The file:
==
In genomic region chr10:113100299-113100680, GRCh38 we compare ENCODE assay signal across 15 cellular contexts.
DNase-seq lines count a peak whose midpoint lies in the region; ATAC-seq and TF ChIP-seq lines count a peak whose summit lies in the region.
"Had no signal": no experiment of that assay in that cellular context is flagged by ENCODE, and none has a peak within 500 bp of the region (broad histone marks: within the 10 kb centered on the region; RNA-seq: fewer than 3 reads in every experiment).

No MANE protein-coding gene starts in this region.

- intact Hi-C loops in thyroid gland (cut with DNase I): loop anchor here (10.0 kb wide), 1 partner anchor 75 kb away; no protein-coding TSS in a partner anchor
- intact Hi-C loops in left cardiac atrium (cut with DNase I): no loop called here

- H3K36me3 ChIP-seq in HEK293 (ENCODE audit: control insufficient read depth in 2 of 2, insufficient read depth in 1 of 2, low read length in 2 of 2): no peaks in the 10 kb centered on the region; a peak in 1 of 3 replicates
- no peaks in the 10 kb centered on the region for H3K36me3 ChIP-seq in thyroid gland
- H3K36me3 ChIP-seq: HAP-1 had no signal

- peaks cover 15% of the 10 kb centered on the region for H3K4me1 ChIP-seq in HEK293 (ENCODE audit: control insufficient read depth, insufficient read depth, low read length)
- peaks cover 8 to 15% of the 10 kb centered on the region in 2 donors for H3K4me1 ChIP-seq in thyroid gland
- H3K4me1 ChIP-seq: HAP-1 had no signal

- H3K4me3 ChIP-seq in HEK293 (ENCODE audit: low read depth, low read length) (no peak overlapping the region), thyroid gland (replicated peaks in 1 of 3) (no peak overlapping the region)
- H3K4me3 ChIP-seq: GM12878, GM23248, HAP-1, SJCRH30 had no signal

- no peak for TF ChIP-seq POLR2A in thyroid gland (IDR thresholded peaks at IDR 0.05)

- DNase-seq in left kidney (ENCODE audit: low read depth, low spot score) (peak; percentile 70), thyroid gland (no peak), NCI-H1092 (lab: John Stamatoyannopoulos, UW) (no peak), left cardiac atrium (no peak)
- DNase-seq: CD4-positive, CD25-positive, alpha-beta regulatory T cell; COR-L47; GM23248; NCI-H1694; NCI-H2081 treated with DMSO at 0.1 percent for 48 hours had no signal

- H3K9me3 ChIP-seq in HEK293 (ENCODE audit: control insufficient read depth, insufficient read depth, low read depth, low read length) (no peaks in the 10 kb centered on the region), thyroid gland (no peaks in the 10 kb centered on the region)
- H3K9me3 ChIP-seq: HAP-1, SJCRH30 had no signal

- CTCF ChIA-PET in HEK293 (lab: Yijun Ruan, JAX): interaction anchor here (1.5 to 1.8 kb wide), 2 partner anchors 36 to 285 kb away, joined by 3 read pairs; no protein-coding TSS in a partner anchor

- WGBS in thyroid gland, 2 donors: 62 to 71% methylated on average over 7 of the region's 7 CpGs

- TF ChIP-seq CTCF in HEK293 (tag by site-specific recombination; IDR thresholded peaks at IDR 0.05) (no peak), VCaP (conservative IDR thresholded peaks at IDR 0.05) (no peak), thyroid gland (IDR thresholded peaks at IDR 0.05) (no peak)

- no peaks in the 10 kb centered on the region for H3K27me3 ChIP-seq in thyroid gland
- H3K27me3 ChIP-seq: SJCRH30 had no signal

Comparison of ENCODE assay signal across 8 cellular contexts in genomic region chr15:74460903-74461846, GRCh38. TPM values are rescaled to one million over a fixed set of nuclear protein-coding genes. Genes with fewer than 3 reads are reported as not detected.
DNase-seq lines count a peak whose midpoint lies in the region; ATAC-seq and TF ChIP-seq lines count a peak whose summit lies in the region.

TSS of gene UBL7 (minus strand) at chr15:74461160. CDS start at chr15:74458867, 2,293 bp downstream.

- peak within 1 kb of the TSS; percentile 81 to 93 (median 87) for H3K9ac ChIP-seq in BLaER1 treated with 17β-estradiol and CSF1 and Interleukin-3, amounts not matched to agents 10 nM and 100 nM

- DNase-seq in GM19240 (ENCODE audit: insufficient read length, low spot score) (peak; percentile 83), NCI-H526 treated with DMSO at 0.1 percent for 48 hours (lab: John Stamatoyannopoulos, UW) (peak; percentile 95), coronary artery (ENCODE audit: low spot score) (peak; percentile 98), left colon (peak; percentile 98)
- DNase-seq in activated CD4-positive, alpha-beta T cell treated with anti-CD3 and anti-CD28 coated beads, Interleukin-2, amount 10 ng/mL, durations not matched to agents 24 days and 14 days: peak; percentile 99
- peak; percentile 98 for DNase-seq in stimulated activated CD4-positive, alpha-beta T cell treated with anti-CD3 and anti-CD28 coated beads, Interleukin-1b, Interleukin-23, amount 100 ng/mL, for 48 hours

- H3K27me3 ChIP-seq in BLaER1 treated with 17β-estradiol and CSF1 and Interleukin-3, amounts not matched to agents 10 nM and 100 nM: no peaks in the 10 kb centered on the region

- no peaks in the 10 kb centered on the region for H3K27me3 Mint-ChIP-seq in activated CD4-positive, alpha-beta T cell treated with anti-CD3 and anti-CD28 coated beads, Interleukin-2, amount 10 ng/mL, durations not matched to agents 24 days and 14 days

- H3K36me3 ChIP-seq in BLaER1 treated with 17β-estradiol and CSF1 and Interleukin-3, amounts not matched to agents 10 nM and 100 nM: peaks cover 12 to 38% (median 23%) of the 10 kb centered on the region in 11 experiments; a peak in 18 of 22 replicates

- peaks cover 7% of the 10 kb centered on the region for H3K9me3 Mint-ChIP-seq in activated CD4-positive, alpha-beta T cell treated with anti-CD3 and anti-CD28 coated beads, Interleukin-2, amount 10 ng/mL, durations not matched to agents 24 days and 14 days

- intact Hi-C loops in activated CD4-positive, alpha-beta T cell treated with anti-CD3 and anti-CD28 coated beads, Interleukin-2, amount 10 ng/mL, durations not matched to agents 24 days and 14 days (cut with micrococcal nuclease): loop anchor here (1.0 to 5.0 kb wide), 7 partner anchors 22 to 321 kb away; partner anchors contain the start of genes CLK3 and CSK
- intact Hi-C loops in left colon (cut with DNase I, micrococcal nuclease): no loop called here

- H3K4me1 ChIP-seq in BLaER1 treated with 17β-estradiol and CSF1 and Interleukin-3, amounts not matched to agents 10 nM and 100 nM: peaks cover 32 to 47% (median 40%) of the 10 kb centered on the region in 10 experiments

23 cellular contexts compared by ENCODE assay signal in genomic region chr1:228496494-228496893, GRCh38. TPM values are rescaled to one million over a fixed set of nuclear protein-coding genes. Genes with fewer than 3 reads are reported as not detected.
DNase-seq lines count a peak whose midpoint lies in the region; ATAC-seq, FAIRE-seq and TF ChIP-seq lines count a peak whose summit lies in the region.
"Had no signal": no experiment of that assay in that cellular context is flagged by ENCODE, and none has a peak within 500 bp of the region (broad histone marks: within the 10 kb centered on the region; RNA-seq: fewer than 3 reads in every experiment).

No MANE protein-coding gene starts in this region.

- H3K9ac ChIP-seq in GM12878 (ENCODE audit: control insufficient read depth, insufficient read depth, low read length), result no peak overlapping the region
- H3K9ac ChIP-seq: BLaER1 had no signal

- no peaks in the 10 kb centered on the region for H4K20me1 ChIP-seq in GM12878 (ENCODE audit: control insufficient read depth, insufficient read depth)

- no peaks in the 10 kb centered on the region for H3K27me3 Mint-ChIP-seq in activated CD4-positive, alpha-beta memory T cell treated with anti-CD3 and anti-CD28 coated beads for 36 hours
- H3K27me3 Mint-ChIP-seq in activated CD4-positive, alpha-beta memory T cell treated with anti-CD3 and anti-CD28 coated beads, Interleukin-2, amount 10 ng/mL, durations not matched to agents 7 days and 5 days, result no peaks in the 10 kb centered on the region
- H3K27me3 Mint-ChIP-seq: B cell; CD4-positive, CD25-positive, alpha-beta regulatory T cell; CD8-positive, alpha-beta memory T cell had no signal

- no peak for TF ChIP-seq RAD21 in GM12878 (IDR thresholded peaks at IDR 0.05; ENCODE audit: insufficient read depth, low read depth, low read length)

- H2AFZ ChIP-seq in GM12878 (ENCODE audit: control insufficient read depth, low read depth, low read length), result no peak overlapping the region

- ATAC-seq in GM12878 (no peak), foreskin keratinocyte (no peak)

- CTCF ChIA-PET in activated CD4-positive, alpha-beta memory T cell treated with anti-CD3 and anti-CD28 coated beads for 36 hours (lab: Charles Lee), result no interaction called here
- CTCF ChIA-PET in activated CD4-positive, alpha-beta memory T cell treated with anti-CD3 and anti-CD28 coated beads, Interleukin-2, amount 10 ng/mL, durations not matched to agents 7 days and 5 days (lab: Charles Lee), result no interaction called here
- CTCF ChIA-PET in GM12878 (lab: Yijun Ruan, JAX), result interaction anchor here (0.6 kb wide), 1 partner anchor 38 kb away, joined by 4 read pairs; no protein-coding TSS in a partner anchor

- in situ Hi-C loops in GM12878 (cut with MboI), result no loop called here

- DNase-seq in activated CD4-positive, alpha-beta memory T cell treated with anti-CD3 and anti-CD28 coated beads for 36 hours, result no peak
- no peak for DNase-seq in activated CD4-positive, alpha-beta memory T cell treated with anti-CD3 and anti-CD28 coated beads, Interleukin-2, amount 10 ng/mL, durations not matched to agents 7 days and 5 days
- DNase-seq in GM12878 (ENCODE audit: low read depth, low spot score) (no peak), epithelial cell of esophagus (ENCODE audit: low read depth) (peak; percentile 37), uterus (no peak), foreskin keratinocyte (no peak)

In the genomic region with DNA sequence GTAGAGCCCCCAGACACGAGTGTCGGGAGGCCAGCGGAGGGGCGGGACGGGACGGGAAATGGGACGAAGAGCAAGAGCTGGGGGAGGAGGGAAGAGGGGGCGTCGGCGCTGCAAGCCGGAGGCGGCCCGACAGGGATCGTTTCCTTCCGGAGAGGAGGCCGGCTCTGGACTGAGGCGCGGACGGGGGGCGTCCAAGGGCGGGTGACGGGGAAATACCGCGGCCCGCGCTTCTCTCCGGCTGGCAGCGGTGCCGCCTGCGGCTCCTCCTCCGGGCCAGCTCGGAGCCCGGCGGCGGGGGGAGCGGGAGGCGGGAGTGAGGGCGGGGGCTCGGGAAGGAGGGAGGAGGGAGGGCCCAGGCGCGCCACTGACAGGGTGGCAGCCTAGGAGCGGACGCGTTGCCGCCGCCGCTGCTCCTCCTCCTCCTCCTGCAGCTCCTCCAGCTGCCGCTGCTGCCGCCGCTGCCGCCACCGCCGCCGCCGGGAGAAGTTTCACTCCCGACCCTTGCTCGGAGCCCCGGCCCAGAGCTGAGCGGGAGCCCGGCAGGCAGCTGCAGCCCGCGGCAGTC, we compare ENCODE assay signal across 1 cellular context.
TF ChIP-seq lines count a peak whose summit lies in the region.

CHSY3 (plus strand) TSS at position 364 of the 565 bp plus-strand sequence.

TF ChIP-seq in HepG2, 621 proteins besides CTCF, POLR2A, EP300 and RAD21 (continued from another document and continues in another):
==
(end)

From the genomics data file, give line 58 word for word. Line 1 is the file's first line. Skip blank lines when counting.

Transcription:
- DNase-seq in GM12878 (ENCODE audit: low read depth, low spot score) (no peak), epithelial cell of esophagus (ENCODE audit: low read depth) (peak; percentile 37), uterus (no peak), foreskin keratinocyte (no peak)